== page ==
If there's one silver lining to the global coronavirus pandemic it's increased appreciation for quick and easy infectious disease testing. Quidel (QDEL) was already a leader in the market for point-of-care diagnostic equipment before launching COVID-19 tests.
It's hard to know how long to expect explosive demand for coronavirus testing, but it's just a matter of time before Quidel's explosive new revenue stream settles down. Does Quidel have what it takes to deliver market-beating gains into the long run?
Reasons to buy Quidel
The company's point-of-care diagnostic systems look like point-of-sale (POS) devices that accept patient samples instead of credit cards.
Sales of Quidel's tests have been on the rise partly because every time the company releases a new one, its existing customers can add it to their list of on-site services without installing any new gear. For example, the company's Sofia SARS Antigen FIA test runs on the same devices already used in physician offices to diagnose strep throat, influenza, and Lyme disease.
In June, the company received government funding to support the development of a test-combo kit that can tell doctors if patients have the respiratory syncytial virus, influenza A, influenza B, or COVID-19. The four-virus test will run on the same Sofia machines, making them more valuable to Quidel's clients.
Diagnostics is an excruciatingly competitive business, but Quidel's reported an outstanding double-digit percentage operating profit margin since 2018. Since launching the popular Sofia 2 point-of-care system in 2017, trailing free cash flow has risen 831% to $135 million.
Strong cash flows at the moment, plus a bolus of COVID-19 revenue, will give Quidel plenty of opportunities to acquire and develop new test offerings that make its point-of-care diagnostic systems even stickier in the years ahead.
In May, Quidel reported first-quarter revenue that grew 18% year over year to an annualized $699 million. Quidel thinks its non-coronavirus projects represent a market opportunity worth around $1.7 billion annually, which gives the company room to continue putting up big gains.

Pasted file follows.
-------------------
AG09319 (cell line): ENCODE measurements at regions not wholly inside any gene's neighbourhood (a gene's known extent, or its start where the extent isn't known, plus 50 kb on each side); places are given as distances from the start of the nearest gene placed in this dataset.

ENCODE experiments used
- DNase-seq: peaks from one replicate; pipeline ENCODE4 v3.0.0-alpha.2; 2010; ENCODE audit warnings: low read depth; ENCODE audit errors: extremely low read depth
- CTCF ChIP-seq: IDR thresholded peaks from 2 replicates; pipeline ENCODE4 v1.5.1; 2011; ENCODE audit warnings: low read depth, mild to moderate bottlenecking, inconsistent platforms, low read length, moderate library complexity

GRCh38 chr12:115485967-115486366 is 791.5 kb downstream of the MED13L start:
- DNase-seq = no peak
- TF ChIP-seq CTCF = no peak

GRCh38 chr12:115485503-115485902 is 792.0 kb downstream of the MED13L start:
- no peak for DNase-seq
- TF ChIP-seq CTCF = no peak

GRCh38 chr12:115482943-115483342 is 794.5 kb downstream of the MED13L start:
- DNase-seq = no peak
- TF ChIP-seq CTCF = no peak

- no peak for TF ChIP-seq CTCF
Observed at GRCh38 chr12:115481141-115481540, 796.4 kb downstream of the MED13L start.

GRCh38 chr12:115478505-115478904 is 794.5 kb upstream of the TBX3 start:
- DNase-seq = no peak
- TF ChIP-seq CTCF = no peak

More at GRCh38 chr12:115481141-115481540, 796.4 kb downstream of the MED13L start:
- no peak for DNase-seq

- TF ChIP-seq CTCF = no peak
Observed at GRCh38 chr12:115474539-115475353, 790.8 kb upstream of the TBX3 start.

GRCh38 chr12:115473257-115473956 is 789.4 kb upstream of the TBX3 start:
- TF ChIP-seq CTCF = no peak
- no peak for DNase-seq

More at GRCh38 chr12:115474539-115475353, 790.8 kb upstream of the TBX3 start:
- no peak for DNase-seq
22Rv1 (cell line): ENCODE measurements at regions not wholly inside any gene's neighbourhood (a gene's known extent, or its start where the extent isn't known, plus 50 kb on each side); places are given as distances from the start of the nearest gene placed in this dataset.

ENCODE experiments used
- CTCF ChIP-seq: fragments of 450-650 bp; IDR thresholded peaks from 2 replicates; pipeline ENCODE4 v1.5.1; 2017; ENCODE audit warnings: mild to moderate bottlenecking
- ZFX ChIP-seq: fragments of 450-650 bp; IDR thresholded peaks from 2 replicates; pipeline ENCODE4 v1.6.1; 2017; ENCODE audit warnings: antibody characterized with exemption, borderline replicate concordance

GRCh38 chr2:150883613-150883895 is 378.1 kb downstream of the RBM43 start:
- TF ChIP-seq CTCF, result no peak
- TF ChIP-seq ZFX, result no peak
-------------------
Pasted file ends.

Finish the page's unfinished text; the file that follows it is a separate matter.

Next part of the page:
Reasons to remain cautious
Small, relatively inexpensive analyzers that allow physician offices, urgent care centers, and hospitals to rapidly diagnose infectious diseases and measure health signals on-site are increasingly popular. Unfortunately, they're inexpensive enough that hospitals and many physician offices can afford a Sofia 2 and at least one competing machine.
One of Quidel's largest competitors for point-of-care testing, Abbott (ABT -0.53%) will be a fierce competitor in the years ahead. The successful healthcare conglomerate boasts diverse operations that generated $4.5 billion in free cash flow over the past year.
Quidel's fluorescent immunoassays are generally faster than desktop molecular diagnostics, but Abbott's ID Now system can deliver results in a matter of minutes. With an increasing array of options for low-cost, rapid testing, Quidel's juicy profit margins could face more pressure than the company can handle in the years ahead.
A buy now?
The coronavirus pandemic will be with us into 2021 at the very least, but hopefully not for much longer. This means any coronavirus stock you add to your portfolio now needs revenue streams that won't dry up along with demand COVID-19 testing.
Quidel's successful line of point-of-care diagnostic equipment was already generating a strong and steadily growing profit before the pandemic reared its ugly head, and it will probably continue doing so for many years to come. If you're looking for a good coronavirus stock to buy, this is it.